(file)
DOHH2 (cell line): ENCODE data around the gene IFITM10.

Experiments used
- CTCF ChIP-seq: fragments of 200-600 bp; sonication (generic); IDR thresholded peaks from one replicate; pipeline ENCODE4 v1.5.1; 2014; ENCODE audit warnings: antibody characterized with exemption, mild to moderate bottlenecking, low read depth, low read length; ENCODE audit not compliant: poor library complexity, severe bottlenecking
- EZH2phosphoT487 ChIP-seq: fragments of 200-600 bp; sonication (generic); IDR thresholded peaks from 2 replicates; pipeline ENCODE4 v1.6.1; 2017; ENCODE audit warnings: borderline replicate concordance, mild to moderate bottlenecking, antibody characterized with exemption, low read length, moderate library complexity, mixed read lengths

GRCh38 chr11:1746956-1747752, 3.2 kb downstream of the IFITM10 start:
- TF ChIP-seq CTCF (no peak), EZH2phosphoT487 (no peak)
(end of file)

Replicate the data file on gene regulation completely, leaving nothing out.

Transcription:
DOHH2 (cell line): ENCODE data around the gene IFITM10.

Experiments used
- CTCF ChIP-seq: fragments of 200-600 bp; sonication (generic); IDR thresholded peaks from one replicate; pipeline ENCODE4 v1.5.1; 2014; ENCODE audit warnings: antibody characterized with exemption, mild to moderate bottlenecking, low read depth, low read length; ENCODE audit not compliant: poor library complexity, severe bottlenecking
- EZH2phosphoT487 ChIP-seq: fragments of 200-600 bp; sonication (generic); IDR thresholded peaks from 2 replicates; pipeline ENCODE4 v1.6.1; 2017; ENCODE audit warnings: borderline replicate concordance, mild to moderate bottlenecking, antibody characterized with exemption, low read length, moderate library complexity, mixed read lengths

GRCh38 chr11:1746956-1747752, 3.2 kb downstream of the IFITM10 start:
- TF ChIP-seq CTCF (no peak), EZH2phosphoT487 (no peak)